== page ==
Paying it forward with flatbreads and kindness at Manoush’eh

posted on May 28, 2019

By Vancouver Sun |

George Assaf, a Syrian refugee, serves up delicious Lebanese flatbreads with gratitude at Manoush’eh, his charming West End café.

How is it that the kindest person I’ve encountered in a long time is a man who lost everything?

George Assaf and his family came to Canada as a Syrian refugee two years ago.

“We lived in an area (of Damascus) where most of the homes were destroyed,” he says. “When the war began we, as Christians, were a target for ISIS. We found a way to run away. We are super thankful for Canada and the people and the government.”

He and his wife Heba (“his queen”) now run Manoush’eh on Davie Street where I stopped to try some manoush’eh, a Lebanese flatbread, before a movie at the Pacific Cinematique.

Assaf calls out a hello to a young man who enters and sits. Assaf prepares and gives him a flatbread and the guy says “Thank you, George” and departs. When I interview Assaf, I learn he gives this young man a meal every day, on the house.

“Every day from the day I opened this small shop, I feed him. He’s not homeless but he might have an mental issue and I like him because he’s very polite,” says Assaf.

Manoush’eh (named after the flatbread) has been open for a year and a half and gratitude is a big part of Assaf’s being.

“I opened this shop to prove myself in Canada. Nothing is easy but I try to help people because I got lots of help from Canada and I want to prove myself and be 100 per cent Canadian.”

Assaf also gives discounts to organizations that work with refugees and immigrants.

The clean, well-lit, welcoming shop is furnished with wannabe steampunk tables and chairs.

“When I bought (from an antique shop), they thought maybe (they were) from Russian military school or something,” says Assaf. “It’s green with wood, so … most probably.”

We hummed, hawed, and asked questions before deciding on the classic za’atar manoush’eh ($5.49, flatbread with wild thyme, sumac, sesame seeds, olive oil) and sbanekh ($7.50, a folded pie with spinach, lemon, onions and sumac). The flatbreads are baked fresh in a pizza oven and everything’s made in-house. We also got an order of hummus with flatbread ($5.99).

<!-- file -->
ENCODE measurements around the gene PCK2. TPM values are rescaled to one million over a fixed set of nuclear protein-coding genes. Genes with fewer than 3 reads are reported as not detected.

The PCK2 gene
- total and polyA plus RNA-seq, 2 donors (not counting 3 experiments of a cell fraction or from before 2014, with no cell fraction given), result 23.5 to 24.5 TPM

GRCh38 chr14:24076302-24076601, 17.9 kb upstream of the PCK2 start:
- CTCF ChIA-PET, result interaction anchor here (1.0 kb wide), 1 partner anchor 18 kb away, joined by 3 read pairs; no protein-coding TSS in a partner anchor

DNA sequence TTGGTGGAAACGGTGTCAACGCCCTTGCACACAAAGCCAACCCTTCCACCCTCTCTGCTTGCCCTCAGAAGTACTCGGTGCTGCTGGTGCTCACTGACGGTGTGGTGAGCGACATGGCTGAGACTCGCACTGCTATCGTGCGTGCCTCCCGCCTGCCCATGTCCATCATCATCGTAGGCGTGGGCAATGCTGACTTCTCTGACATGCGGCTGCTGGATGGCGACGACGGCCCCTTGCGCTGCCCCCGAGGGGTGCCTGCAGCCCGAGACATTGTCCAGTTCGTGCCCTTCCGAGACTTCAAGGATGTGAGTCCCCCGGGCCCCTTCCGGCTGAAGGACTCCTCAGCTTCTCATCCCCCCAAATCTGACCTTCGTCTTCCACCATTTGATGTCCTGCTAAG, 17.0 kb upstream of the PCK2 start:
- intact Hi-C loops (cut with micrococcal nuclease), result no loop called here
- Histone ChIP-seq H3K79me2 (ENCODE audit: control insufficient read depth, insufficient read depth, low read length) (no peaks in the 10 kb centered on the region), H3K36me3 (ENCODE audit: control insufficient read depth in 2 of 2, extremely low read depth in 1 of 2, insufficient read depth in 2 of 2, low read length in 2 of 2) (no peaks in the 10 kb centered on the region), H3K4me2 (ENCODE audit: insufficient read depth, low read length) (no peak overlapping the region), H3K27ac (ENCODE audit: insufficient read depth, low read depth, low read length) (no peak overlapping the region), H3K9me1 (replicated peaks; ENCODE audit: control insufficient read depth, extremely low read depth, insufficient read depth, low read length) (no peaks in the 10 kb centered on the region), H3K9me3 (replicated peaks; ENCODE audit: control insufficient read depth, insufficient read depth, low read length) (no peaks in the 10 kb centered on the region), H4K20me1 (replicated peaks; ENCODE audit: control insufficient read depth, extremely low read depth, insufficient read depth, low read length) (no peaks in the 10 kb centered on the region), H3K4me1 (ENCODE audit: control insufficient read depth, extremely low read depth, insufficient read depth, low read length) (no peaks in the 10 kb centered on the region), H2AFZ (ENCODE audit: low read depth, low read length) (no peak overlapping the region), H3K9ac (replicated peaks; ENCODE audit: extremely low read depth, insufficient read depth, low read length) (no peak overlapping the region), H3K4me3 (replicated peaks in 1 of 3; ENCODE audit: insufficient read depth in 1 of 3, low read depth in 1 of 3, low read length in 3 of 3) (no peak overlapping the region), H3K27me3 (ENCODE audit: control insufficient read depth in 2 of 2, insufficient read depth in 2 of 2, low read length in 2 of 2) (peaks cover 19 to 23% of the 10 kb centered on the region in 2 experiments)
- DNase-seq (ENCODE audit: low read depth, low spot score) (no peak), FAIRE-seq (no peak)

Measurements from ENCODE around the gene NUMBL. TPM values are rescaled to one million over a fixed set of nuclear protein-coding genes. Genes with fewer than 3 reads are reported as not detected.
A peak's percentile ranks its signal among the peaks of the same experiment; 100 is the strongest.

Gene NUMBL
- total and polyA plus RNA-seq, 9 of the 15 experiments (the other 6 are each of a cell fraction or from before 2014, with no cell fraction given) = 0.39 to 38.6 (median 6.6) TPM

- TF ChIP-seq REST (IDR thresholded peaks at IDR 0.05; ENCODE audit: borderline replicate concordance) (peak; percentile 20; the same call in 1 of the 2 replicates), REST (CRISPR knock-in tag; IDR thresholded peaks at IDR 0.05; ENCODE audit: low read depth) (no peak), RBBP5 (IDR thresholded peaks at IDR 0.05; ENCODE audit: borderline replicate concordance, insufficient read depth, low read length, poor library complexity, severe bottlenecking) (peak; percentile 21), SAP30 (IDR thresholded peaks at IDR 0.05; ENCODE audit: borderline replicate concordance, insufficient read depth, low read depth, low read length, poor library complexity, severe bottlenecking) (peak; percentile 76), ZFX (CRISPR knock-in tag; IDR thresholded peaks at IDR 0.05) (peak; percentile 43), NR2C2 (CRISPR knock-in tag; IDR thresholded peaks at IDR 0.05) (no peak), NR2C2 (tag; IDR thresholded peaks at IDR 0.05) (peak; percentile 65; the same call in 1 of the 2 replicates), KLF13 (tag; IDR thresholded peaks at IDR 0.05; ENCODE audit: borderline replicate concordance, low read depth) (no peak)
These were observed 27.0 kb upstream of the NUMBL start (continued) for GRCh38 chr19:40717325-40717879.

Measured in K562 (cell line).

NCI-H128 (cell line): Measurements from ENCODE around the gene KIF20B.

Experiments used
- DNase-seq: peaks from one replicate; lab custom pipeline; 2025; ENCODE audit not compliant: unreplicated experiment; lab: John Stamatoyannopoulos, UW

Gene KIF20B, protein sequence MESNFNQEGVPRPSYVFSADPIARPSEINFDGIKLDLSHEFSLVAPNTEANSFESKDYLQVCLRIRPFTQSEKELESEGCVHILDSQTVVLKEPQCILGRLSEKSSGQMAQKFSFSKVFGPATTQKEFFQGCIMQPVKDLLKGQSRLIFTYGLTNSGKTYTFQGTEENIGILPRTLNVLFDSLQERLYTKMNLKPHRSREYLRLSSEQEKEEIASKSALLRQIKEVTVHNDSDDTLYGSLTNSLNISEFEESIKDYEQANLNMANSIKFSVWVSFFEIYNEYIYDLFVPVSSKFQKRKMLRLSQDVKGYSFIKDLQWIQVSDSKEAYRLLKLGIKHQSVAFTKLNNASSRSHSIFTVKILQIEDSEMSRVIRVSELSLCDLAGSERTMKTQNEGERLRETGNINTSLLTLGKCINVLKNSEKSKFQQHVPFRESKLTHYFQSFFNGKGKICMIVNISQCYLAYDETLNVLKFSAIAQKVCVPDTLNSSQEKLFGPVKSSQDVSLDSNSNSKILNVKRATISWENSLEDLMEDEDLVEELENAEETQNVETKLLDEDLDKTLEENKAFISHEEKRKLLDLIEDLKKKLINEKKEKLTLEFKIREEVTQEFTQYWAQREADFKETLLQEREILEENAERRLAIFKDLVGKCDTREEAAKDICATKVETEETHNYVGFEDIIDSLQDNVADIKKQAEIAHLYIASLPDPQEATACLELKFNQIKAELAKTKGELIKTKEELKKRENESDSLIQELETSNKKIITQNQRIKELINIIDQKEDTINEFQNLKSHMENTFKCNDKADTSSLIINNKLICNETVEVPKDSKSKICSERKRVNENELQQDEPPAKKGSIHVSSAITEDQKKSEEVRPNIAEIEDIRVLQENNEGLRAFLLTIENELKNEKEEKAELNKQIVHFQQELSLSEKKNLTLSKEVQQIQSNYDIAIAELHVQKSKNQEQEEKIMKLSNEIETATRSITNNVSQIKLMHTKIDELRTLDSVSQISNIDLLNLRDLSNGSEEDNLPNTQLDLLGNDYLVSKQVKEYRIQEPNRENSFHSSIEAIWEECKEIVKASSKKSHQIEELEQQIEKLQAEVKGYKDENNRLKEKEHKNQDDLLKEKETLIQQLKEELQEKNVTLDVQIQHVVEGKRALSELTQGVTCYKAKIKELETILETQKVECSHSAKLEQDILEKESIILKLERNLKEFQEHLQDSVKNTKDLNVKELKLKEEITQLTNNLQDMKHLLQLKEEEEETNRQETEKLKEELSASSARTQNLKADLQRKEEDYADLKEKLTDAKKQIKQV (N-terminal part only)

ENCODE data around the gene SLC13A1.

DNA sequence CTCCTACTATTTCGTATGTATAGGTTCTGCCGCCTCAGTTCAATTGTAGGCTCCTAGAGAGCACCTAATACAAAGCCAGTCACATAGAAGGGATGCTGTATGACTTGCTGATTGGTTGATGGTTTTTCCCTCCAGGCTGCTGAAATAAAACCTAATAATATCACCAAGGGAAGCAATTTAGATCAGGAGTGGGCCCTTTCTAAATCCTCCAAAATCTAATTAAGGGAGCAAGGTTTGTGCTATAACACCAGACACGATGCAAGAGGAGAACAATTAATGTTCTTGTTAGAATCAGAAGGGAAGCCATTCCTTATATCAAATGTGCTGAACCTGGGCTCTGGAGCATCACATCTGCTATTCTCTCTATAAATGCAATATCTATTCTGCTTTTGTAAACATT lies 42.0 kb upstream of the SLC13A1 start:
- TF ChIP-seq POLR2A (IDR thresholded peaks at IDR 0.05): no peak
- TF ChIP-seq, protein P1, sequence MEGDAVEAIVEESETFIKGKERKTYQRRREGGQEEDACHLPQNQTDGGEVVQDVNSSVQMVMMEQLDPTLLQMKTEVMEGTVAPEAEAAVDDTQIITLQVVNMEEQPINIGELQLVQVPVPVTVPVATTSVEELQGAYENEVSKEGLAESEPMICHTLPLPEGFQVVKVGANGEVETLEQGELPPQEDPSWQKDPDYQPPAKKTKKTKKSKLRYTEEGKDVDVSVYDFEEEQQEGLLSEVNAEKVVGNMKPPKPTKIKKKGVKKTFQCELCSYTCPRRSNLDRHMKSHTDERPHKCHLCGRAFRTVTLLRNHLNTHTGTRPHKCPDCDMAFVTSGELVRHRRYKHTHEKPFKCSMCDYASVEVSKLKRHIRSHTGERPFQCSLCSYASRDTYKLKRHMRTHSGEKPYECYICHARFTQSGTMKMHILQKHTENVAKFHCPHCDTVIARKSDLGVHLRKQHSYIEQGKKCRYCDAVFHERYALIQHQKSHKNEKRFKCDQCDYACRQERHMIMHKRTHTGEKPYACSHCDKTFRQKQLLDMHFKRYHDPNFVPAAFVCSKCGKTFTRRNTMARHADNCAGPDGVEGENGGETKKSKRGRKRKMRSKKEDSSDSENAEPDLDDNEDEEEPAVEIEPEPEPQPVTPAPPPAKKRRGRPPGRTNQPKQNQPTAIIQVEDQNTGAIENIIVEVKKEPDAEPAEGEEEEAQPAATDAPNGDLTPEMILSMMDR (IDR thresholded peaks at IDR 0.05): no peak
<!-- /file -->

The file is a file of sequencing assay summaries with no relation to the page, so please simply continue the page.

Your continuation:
As we waited I wished there were something fermented to go with the meal. Well, when dinner arrived aloft a long board (Assaf has fashioned different lengths for different amounts of food), wish granted! There were pickled beet-dyed turnips, pickled cucumbers and some fresh tomatoes. The food is fresh, light and very tasty. He cuts out oil when possible and keeps the kitchen nut free and egg free.

The sbanekh, folded into a triangle, comes drizzled with pomegranate molasses. The filling was a tad over-salted but otherwise healthy with lots of spinach.

Other dishes for vegetarians or vegans are flatbread with labneh, veg and olives; jebneh (akkawai cheese); falafel (spread over flatbread with tahini sauce, tomatoes, pickled turnips, parsley) and muhammara with cheese (hot pepper paste, onion, tomatoes, spices and akkawai cheese).

Meat eaters will find different mixes of ground beef toppings and most recently, pepperoni. They add new items every couple of months. And every five or six weeks, they make foul (fava beans with lemon, garlic, parsley). Side dishes include stuffed grape leaves, lentil soup and bite-sized manoush’eh.

For dessert, there’s baklava, semolina cake and semolina over cheese (mozzarella and akkawai). We ordered the latter with baked and crushed semolina with rosewater, orange blossom water atop the cheese, then drizzled with simple syrup. It’s an interesting fuse of savoury and sweet, but I think I would have liked the semolina cake more.

Several companies will deliver the food and orders over $150 are delivered free.

Manoush’eh’s been successful it seems — Assaf is looking for a second location in the Metrotown area.

You should try Manoush’eh. You’ll like the food and perhaps be inspired by kindness.

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